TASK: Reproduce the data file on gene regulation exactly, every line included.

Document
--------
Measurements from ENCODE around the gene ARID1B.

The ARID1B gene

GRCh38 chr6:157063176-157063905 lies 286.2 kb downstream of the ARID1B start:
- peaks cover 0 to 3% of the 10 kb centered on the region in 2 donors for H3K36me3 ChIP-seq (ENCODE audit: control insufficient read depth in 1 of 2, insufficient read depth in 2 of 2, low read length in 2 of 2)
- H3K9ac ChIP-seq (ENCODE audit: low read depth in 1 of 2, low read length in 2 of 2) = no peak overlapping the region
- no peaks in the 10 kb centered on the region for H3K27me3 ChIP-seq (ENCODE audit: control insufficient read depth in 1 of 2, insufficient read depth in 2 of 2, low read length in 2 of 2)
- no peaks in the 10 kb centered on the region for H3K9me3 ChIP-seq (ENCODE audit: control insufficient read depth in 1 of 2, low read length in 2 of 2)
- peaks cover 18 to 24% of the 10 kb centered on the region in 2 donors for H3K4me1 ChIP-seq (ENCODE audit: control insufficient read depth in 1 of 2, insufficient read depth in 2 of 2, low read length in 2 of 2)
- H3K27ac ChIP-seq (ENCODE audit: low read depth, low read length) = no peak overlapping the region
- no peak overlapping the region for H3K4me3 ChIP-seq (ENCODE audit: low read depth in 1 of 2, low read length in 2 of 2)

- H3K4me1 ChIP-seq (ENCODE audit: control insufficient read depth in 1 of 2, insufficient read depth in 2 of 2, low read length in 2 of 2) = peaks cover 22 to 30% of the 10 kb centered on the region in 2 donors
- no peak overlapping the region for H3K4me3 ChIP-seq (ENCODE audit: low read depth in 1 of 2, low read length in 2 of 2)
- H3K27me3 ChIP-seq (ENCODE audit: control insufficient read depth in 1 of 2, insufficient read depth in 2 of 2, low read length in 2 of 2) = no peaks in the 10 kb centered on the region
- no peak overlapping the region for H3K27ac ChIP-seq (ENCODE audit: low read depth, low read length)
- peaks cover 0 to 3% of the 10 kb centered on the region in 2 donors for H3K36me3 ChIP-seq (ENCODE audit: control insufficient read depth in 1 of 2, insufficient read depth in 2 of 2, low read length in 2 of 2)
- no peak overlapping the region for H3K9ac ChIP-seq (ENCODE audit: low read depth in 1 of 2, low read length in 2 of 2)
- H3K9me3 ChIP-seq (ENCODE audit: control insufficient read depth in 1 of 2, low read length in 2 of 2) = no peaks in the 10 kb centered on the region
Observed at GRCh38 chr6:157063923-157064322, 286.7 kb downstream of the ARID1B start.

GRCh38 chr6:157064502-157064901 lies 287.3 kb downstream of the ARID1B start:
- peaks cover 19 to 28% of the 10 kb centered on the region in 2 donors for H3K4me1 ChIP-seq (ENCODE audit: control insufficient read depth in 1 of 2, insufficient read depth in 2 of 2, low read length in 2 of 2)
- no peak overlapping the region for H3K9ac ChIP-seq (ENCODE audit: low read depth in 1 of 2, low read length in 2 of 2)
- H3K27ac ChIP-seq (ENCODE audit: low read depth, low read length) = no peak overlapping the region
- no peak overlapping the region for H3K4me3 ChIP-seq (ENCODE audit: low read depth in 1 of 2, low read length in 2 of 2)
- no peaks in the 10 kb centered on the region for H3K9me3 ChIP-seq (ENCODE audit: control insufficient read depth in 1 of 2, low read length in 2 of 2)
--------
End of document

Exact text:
Measurements from ENCODE around the gene ARID1B.

The ARID1B gene

GRCh38 chr6:157063176-157063905 lies 286.2 kb downstream of the ARID1B start:
- peaks cover 0 to 3% of the 10 kb centered on the region in 2 donors for H3K36me3 ChIP-seq (ENCODE audit: control insufficient read depth in 1 of 2, insufficient read depth in 2 of 2, low read length in 2 of 2)
- H3K9ac ChIP-seq (ENCODE audit: low read depth in 1 of 2, low read length in 2 of 2) = no peak overlapping the region
- no peaks in the 10 kb centered on the region for H3K27me3 ChIP-seq (ENCODE audit: control insufficient read depth in 1 of 2, insufficient read depth in 2 of 2, low read length in 2 of 2)
- no peaks in the 10 kb centered on the region for H3K9me3 ChIP-seq (ENCODE audit: control insufficient read depth in 1 of 2, low read length in 2 of 2)
- peaks cover 18 to 24% of the 10 kb centered on the region in 2 donors for H3K4me1 ChIP-seq (ENCODE audit: control insufficient read depth in 1 of 2, insufficient read depth in 2 of 2, low read length in 2 of 2)
- H3K27ac ChIP-seq (ENCODE audit: low read depth, low read length) = no peak overlapping the region
- no peak overlapping the region for H3K4me3 ChIP-seq (ENCODE audit: low read depth in 1 of 2, low read length in 2 of 2)

- H3K4me1 ChIP-seq (ENCODE audit: control insufficient read depth in 1 of 2, insufficient read depth in 2 of 2, low read length in 2 of 2) = peaks cover 22 to 30% of the 10 kb centered on the region in 2 donors
- no peak overlapping the region for H3K4me3 ChIP-seq (ENCODE audit: low read depth in 1 of 2, low read length in 2 of 2)
- H3K27me3 ChIP-seq (ENCODE audit: control insufficient read depth in 1 of 2, insufficient read depth in 2 of 2, low read length in 2 of 2) = no peaks in the 10 kb centered on the region
- no peak overlapping the region for H3K27ac ChIP-seq (ENCODE audit: low read depth, low read length)
- peaks cover 0 to 3% of the 10 kb centered on the region in 2 donors for H3K36me3 ChIP-seq (ENCODE audit: control insufficient read depth in 1 of 2, insufficient read depth in 2 of 2, low read length in 2 of 2)
- no peak overlapping the region for H3K9ac ChIP-seq (ENCODE audit: low read depth in 1 of 2, low read length in 2 of 2)
- H3K9me3 ChIP-seq (ENCODE audit: control insufficient read depth in 1 of 2, low read length in 2 of 2) = no peaks in the 10 kb centered on the region
Observed at GRCh38 chr6:157063923-157064322, 286.7 kb downstream of the ARID1B start.

GRCh38 chr6:157064502-157064901 lies 287.3 kb downstream of the ARID1B start:
- peaks cover 19 to 28% of the 10 kb centered on the region in 2 donors for H3K4me1 ChIP-seq (ENCODE audit: control insufficient read depth in 1 of 2, insufficient read depth in 2 of 2, low read length in 2 of 2)
- no peak overlapping the region for H3K9ac ChIP-seq (ENCODE audit: low read depth in 1 of 2, low read length in 2 of 2)
- H3K27ac ChIP-seq (ENCODE audit: low read depth, low read length) = no peak overlapping the region
- no peak overlapping the region for H3K4me3 ChIP-seq (ENCODE audit: low read depth in 1 of 2, low read length in 2 of 2)
- no peaks in the 10 kb centered on the region for H3K9me3 ChIP-seq (ENCODE audit: control insufficient read depth in 1 of 2, low read length in 2 of 2)